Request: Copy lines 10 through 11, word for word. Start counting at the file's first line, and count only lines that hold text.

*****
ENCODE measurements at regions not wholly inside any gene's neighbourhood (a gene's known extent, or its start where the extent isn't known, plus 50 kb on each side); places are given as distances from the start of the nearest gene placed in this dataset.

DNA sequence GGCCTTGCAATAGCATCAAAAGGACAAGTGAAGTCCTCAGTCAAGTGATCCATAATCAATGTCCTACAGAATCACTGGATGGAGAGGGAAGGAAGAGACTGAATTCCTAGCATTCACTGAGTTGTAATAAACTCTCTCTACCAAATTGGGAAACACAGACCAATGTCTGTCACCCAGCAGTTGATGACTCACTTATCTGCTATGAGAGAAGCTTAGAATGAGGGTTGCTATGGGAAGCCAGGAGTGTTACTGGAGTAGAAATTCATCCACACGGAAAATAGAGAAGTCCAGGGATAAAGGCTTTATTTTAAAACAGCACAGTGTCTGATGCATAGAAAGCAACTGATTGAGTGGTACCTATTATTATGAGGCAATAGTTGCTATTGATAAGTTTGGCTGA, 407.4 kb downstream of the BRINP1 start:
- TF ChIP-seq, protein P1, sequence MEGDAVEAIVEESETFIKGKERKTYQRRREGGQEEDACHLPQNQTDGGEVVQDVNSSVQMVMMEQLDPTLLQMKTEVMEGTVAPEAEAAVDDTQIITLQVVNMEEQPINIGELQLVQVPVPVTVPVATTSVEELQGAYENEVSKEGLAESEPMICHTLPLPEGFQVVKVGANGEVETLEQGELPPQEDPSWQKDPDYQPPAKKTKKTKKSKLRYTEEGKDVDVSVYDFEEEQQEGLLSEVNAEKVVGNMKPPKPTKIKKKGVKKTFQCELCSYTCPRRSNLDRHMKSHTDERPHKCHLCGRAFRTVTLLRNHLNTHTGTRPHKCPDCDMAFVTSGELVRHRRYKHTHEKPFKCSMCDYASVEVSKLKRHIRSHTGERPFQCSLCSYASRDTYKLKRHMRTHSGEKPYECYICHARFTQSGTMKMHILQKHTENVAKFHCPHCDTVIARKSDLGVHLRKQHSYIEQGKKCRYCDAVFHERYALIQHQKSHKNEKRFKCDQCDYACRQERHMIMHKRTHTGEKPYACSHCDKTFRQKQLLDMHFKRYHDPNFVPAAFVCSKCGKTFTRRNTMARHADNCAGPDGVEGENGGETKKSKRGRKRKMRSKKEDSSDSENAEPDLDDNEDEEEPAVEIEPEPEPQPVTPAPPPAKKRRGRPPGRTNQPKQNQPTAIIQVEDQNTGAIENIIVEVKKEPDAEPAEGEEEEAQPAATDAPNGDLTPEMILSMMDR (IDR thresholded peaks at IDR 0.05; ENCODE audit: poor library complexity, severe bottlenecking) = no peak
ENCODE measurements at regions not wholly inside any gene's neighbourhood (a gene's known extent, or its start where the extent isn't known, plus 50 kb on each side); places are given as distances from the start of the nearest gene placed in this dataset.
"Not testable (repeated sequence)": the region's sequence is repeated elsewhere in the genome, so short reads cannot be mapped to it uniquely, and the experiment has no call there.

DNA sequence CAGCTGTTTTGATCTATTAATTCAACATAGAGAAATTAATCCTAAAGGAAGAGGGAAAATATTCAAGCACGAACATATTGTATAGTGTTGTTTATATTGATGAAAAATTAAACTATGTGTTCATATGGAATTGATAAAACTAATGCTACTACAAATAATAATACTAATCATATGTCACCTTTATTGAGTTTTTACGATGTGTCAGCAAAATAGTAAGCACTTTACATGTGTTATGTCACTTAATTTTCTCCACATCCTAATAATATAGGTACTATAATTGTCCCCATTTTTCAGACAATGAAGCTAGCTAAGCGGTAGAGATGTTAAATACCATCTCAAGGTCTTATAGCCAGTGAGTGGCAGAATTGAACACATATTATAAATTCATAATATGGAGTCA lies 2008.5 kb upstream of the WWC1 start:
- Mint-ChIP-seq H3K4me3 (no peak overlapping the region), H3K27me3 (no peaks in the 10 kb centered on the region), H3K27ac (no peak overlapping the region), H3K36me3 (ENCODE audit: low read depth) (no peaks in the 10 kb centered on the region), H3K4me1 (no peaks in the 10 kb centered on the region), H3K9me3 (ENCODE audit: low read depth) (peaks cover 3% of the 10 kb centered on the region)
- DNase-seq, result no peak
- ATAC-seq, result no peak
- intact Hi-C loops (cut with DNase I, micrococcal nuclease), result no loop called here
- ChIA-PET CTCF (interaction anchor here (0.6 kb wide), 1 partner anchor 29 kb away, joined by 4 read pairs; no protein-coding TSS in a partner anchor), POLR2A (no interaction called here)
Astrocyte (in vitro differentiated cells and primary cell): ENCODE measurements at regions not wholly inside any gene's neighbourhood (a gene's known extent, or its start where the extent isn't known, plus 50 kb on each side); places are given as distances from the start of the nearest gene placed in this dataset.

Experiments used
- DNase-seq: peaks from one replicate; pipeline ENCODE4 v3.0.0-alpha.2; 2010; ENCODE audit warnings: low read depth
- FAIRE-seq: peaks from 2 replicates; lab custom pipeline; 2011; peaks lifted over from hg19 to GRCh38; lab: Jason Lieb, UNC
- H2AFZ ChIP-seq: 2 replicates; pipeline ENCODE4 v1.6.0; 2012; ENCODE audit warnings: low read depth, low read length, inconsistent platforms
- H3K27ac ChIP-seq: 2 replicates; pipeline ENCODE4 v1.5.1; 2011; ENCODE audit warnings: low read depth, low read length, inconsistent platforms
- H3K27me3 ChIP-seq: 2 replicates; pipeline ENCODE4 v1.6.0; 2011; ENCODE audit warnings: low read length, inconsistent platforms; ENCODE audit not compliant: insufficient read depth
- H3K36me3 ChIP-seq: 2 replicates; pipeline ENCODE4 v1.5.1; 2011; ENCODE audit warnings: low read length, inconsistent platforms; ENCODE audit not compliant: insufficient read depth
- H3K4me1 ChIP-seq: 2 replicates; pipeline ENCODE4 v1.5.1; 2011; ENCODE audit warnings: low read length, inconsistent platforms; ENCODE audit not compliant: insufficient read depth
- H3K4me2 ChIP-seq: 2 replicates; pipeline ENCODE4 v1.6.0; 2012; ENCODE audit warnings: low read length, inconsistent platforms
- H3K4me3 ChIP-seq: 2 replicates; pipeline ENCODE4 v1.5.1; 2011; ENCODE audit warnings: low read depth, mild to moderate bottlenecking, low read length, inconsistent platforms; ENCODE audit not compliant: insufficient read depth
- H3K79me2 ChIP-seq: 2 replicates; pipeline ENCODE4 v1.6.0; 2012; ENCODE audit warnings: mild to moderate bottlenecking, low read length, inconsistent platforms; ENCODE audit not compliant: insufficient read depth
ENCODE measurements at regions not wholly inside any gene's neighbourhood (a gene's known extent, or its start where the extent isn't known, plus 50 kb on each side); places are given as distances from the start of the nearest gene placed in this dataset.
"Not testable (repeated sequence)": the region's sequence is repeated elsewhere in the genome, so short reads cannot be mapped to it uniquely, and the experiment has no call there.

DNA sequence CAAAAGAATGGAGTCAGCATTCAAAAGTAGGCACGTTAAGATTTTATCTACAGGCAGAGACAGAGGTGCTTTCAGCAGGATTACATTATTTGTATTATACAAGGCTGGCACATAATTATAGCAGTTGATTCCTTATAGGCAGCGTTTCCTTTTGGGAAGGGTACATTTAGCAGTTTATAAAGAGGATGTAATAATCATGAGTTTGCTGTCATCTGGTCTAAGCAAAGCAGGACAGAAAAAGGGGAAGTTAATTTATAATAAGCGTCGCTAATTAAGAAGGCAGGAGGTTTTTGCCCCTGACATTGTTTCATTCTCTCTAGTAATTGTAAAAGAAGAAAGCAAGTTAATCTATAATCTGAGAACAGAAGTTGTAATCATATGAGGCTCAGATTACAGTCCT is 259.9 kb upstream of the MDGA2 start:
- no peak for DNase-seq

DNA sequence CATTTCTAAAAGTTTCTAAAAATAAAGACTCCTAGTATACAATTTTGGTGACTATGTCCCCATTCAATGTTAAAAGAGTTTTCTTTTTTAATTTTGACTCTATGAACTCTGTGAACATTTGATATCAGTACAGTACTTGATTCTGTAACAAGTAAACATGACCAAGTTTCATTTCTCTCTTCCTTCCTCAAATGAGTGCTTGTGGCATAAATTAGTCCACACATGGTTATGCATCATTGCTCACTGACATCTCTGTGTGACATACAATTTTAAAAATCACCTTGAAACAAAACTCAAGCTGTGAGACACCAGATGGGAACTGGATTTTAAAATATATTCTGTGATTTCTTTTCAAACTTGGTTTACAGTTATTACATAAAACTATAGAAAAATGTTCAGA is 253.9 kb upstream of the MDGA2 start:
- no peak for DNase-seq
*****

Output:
- intact Hi-C loops (cut with DNase I, micrococcal nuclease), result no loop called here
- ChIA-PET CTCF (interaction anchor here (0.6 kb wide), 1 partner anchor 29 kb away, joined by 4 read pairs; no protein-coding TSS in a partner anchor), POLR2A (no interaction called here)